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Memory VolT: Alan Cockrell

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The numbers were quite staggering. The run remembered to this day by those lucky enough to witness the Parkwood High team from Joplin, Missouri in 1980. Captained and quarterbacked by Alan Cockrell, the Bears' offensive attack completed an undefeated season 14–0 by outscoring their opponents 653-33. The season culminated in a Missouri State Class 4A High School Championship.

An All-State player in both football and baseball, Cockrell had a tough decision to make. He had plenty of opportunities and in the end chose to come and compete at Tennessee.

"For me it was the opportunity to play both sports," Cockrell said. "There were 8-10 schools that were going to let me do both. Tennessee, Arkansas, Missouri, Oklahoma, Oklahoma State were some of those schools. For me it was the opportunity to play early and play both sports early that was the biggest factor for me that attracted me most."

The decision to leave the Show-Me state was made easier after his visit to Knoxville.

"I just fell in love with Tennessee and the town of Knoxville," Cockrell said. "I loved everything about it. Bill Bates was my host on my trip and I just felt comfortable. Everyone just accepted you and it made so much sense from the start. Doug Matthews recruited me and he grew up in the mid-west not far from where I grew up in Joplin. We had similar backgrounds and there was that common bond."

Cockrell believed what the coaches told him about the possibility to play early and he would get his chance pretty much right out of the gate. He would become the first true-freshman to start at quarterback in Tennessee history.

"The first game I started at Neyland Stadium was the third game of my freshman year," Cockrell said. "We opened up with Georgia and then we went out to SC. We didn't fair so well and coming into that third game with Colorado State, coach Majors made me the starter. That was the first real great memory for me because of what it meant."

Just two games later, Cockrell would suffer a vicious knee injury. It would require reconstruction of his left knee and leave his future in doubt.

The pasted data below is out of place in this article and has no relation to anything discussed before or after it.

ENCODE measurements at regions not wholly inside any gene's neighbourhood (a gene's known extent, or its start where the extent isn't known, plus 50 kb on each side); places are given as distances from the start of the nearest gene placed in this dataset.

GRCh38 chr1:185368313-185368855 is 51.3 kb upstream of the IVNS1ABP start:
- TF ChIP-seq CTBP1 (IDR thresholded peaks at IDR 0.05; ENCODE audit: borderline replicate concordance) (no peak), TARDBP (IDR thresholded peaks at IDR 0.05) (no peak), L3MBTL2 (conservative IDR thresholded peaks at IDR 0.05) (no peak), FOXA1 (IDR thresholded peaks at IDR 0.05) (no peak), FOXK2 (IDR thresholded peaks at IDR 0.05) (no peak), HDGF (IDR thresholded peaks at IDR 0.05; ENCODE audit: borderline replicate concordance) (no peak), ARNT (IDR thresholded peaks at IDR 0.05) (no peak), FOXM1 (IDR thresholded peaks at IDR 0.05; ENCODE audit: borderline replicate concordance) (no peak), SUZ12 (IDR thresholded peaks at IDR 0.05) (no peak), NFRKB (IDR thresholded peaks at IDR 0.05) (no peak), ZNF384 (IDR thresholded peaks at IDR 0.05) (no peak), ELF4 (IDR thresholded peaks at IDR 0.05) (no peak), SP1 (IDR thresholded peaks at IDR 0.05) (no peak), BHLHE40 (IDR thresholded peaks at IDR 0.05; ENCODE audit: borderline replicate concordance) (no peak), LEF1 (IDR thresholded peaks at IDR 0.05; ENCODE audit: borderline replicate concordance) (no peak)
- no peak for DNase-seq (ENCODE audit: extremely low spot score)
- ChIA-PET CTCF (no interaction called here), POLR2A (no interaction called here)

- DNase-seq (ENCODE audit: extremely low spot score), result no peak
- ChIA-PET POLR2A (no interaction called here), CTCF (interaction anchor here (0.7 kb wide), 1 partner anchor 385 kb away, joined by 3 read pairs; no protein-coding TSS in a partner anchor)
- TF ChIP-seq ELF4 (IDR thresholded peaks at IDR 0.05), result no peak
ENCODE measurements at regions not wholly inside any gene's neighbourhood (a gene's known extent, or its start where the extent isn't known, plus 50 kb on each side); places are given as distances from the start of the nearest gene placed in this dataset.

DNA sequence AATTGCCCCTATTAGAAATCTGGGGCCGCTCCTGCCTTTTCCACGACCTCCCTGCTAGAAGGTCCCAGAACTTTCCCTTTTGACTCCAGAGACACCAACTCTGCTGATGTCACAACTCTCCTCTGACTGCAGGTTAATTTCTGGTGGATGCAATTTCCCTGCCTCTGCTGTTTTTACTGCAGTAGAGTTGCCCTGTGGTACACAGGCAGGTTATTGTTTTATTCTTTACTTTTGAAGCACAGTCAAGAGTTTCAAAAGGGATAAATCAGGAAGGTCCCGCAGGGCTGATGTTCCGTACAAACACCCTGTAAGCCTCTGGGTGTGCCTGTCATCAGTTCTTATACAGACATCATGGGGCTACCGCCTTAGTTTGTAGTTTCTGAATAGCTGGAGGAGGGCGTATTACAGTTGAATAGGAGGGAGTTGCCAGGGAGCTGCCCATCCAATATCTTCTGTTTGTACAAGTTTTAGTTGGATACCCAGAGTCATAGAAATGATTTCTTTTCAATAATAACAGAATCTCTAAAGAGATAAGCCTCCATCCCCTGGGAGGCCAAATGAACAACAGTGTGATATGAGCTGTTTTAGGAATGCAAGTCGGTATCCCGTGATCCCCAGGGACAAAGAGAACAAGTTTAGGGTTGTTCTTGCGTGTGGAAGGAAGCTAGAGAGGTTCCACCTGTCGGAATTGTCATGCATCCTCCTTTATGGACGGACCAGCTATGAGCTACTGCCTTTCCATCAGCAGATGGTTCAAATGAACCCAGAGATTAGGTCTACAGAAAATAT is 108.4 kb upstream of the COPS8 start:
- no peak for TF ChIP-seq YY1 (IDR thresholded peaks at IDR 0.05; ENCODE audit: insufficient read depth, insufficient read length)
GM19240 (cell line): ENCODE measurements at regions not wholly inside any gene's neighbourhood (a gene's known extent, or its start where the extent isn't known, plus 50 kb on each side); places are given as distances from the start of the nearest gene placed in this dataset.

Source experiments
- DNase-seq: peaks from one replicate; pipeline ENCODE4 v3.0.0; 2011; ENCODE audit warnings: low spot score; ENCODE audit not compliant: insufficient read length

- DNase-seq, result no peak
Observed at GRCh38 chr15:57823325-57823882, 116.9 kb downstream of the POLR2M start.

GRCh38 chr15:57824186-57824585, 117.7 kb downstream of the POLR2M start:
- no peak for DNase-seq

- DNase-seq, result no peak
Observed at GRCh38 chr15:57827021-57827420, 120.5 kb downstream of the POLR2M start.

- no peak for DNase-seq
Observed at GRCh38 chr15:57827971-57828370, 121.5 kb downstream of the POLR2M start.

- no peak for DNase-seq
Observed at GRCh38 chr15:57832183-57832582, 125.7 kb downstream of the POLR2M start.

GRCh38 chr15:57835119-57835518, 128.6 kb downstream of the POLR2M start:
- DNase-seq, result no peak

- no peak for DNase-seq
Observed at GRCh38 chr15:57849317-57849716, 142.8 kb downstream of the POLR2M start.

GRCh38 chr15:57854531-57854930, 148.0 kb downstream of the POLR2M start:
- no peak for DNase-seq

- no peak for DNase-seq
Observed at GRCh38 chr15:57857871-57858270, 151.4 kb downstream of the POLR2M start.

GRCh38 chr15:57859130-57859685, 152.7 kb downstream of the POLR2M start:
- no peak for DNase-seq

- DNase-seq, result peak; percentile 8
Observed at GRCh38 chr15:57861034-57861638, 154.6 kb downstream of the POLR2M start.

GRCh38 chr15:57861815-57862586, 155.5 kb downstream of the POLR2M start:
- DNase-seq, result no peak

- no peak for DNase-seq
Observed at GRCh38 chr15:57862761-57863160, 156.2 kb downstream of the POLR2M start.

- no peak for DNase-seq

"Some of the doctors told me they couldn't give me any guarantees that I'd be able to come back from the injury," Cockrell said. "Tim Kerin was huge in getting me back and not just me but others as well."

Cockrell would not only be one of the first players to come back from such an injury, but he did so even better than before because it allowed him to see the game from a different angle.

"Getting hurt my freshman year against Auburn and having a cast from my hip to my toe for 12 weeks was tough to deal with," Cockrell said. "I just think my persistence to rehabbing to come back and play again and Tim Kerin play a huge part in that. He gave me the rehab program and was always pushing and supportive. I couldn't run as much anymore and that changed a lot of who I was and the things to get the opportunity to come to Tennessee. It opened me up to looking at the game a little bit differently. I studied film a lot. I would get my own look and then get I would listen to coach (Al) Saunders and try to visualize as to what I was seeing."

Cockrell would once again be the starting quarterback the following season as a sophomore. Leading an undermanned and younger Vol squad to a big win over a traditional rival which would set the stage for a sequel the following season.

"Outside of that first start my best memories were our wins over Alabama," Cockrell said. "In 1982 as a sophomore we beat them in Knoxville and that hadn't happened in some time. The following year in Birmingham, we beat them down there and we hadn't beat them there in several years. Those two really stick out."

Cockrell also reminisced about the wins over LSU his junior season and what ended up being the final game of his Tennessee career as Cottrell showed well in a win in the Citrus Bowl over Maryland and Boomer Esiason.

Tennessee plays Missouri this weekend on senior day for this current group of graduating Vols. A group led by Josh Dobbs, Cam Sutton and Jalen Reeves-Maybin will run through the T for the final time. A moment that Cockrell never to got to experience.

"I didn't have a senior day," Cockrell said. "I started every game as a sophomore and junior and did so for the baseball team as well. At the end of my junior season, I got drafted in baseball. At the time, the SEC was the only conference in the country that wouldn't let you go play professional baseball and then come back and play football or basketball or any other sport. I made the decision partly due to my knee injury that it was an opportunity that I didn't feel like I could pass up. I left and signed a contact with the San Francisco Giants and I've been in baseball ever since."

And an older more wise Cockrell still thinks about what if to this day.

"As you get older you think about the regret or two you might have in your life," Cockrell said. "If I got a do-over or a mulligan, I'd have played my senior year of football."

Cockrell currently works as the hitting coach for the New York Yankees. During the off-season, he and his wife live in Charlotte.